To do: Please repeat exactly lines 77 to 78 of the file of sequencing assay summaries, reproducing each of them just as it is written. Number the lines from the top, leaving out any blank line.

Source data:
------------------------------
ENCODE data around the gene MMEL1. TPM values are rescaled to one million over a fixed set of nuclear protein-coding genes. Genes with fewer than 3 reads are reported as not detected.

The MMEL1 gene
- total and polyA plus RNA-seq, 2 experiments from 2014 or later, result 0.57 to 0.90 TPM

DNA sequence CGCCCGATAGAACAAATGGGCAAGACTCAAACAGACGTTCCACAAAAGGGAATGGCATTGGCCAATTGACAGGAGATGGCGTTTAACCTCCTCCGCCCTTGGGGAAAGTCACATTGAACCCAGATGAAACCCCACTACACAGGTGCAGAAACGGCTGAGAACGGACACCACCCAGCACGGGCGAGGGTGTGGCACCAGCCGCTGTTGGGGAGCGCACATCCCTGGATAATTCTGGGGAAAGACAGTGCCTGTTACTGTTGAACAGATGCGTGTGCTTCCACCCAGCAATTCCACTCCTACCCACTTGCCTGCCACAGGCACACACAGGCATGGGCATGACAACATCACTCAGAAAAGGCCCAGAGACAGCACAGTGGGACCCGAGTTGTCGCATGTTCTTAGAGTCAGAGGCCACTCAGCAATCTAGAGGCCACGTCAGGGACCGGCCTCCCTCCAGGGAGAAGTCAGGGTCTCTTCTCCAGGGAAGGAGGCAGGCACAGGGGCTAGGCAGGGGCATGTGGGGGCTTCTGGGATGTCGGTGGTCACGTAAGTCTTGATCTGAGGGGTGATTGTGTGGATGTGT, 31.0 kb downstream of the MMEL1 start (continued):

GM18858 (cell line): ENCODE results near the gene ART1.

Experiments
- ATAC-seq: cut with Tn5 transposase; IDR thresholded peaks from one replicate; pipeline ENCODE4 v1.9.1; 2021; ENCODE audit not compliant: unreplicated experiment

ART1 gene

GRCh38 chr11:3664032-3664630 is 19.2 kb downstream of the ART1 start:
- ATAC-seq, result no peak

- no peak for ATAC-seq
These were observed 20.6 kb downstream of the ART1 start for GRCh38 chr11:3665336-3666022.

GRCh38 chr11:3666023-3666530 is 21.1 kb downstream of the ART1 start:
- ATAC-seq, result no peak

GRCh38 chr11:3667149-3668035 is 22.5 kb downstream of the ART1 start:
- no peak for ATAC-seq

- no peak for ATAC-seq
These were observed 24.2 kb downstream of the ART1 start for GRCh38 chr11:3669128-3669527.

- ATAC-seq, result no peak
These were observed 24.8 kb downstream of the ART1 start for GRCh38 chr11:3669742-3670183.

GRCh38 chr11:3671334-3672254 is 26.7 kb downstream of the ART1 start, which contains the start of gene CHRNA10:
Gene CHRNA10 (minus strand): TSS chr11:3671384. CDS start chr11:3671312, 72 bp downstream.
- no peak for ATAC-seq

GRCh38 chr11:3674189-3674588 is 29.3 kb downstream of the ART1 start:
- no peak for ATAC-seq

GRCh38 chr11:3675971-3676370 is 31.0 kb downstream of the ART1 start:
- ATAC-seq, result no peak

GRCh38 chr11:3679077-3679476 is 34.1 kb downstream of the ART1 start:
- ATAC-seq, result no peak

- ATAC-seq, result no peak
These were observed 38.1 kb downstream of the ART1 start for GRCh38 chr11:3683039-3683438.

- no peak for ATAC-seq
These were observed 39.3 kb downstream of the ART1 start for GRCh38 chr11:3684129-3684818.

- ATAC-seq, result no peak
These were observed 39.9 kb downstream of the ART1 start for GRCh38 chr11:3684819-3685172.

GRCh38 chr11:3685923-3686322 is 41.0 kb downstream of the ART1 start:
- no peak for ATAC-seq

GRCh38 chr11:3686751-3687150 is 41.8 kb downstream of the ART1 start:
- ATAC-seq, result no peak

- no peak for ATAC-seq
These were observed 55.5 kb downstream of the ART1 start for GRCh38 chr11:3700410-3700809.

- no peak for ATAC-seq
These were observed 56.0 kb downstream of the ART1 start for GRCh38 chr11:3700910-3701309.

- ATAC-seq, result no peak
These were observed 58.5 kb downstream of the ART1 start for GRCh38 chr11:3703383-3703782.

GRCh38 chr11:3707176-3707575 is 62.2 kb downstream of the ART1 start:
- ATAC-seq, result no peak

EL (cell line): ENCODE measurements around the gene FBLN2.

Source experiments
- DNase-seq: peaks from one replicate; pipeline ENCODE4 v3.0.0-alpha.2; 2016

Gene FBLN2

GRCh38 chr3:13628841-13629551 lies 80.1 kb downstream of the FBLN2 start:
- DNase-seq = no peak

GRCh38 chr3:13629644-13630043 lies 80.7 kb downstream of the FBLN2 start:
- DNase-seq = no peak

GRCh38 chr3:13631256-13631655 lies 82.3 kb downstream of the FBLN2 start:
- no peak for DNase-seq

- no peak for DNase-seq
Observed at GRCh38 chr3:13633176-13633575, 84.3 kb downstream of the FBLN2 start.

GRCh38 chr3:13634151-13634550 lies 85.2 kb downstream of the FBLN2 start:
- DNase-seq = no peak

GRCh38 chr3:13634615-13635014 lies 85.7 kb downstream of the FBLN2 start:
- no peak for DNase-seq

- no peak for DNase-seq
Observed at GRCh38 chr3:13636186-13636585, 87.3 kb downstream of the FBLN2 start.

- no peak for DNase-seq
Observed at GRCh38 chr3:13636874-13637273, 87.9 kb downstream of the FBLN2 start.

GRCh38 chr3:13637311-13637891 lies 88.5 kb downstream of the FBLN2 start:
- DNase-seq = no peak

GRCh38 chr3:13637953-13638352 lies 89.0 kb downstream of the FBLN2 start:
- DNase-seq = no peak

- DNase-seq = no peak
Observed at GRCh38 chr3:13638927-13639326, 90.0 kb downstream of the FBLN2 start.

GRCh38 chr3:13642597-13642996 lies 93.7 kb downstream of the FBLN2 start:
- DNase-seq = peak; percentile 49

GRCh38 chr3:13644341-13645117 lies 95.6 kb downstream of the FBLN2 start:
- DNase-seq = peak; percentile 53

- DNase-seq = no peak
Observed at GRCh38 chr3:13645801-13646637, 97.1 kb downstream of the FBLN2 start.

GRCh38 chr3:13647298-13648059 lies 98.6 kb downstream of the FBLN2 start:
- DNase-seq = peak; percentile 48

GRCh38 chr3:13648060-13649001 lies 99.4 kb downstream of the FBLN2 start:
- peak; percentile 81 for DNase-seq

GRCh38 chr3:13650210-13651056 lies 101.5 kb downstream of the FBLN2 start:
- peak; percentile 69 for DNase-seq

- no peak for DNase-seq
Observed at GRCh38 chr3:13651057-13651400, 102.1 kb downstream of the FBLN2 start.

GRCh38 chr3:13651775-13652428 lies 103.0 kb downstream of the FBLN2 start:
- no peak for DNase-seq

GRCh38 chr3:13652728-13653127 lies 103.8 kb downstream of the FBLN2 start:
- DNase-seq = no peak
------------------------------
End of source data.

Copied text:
- DNase-seq = peak; percentile 53

- DNase-seq = no peak